Ian Dury had unexpectedly become a superstar in Britain, and American record companies were suddenly very interested in him. Arista won the rights to distribute Dury's Stiff recordings in the U.S., but despite overwhelmingly positive reviews, New Boots and Panties!! stiffed in America, and the label instantly dropped him. Despite his poor U.S. sales, Dury was still riding high in his homeland, with his second album, Do It Yourself, entering the U.K. charts upon its summer release in 1979. Dury supported the acclaimed album, which saw him delving deeply into disco, with an extensive tour capped off by the release of the single "Reasons to Be Cheerful, Pt. 3," which climbed to number three. Once the tour was completed, Jankel left the band and Dury replaced him with Wilko Johnson, former lead guitarist for Dr. Feelgood. With Johnson, Dury released his last Stiff album, Laughter, which received mixed reviews but respectable sales upon its 1980 release. The following year, he signed with Polydor Records and reunited with Jankel. The pair flew to the Bahamas to record his Polydor debut with reggae superstars Sly Dunbar and Robbie Shakespeare. The resulting album, Lord Upminster, received mixed reviews and poor sales upon its 1981 release; the album was notable for the inclusion of the single "Spasticus Autisticus," a song Dury wrote for the United Nations Year of the Disabled, but was rejected.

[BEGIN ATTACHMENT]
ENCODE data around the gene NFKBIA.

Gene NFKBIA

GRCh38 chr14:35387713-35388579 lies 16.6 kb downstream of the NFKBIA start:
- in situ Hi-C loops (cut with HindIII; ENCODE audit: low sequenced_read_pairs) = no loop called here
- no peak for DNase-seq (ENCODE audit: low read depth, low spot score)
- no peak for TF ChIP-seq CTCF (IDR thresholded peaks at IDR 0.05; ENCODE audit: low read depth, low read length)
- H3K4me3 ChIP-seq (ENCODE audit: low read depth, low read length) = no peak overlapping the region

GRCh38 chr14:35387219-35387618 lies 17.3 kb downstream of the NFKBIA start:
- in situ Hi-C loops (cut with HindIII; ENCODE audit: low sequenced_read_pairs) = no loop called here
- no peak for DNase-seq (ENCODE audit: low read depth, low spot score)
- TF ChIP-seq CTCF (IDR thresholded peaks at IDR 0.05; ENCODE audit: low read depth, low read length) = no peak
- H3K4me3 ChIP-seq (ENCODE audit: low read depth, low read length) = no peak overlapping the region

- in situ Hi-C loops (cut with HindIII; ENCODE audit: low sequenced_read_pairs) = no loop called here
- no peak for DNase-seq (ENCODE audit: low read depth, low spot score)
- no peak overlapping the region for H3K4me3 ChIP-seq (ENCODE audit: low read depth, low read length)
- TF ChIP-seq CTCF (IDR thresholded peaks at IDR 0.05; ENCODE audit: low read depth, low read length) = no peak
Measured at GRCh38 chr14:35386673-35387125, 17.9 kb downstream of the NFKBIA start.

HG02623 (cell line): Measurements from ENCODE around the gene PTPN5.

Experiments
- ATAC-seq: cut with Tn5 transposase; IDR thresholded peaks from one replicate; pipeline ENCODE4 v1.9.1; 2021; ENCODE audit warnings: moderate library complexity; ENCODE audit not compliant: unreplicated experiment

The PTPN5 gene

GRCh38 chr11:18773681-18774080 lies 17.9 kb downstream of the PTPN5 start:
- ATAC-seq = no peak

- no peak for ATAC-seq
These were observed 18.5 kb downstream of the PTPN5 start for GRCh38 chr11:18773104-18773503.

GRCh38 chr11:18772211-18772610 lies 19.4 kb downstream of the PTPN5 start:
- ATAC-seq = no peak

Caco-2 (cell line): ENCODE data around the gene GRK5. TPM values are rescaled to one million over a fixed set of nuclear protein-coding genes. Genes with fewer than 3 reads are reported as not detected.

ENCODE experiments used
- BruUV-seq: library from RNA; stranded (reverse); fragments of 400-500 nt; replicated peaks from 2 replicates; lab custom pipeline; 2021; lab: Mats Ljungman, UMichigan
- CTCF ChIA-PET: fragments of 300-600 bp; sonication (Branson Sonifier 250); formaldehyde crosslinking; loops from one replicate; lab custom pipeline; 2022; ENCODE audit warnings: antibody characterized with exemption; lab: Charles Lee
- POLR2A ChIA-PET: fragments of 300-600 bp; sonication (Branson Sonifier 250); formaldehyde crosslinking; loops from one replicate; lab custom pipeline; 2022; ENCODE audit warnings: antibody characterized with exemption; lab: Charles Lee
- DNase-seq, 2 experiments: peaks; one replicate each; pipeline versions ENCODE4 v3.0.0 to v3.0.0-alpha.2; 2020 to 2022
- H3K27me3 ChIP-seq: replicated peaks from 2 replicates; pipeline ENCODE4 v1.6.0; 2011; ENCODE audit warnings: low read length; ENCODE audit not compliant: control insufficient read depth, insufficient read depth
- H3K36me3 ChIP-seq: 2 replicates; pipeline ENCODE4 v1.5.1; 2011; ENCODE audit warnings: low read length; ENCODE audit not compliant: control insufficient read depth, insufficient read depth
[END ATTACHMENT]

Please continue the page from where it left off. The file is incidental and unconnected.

Following the failure of Lord Upminster, Dury quietly backed away from a recording career and began to concentrate on acting; 1984's 4000 Weeks Holiday, an album recorded with his new band the Music Students, was his last major record of the '80s. He appeared in several plays and television shows, as well as the Peter Greenaway film The Cook, the Thief, His Wife and Her Lover and Roman Polanski's movie Pirates. He also began to write jingles for British commercials. In 1989, he wrote the musical Apples with Mickey Gallagher, and he also appeared in the stage production of the play. Dury returned to recording in 1992 with The Bus Driver's Prayer and Other Stories.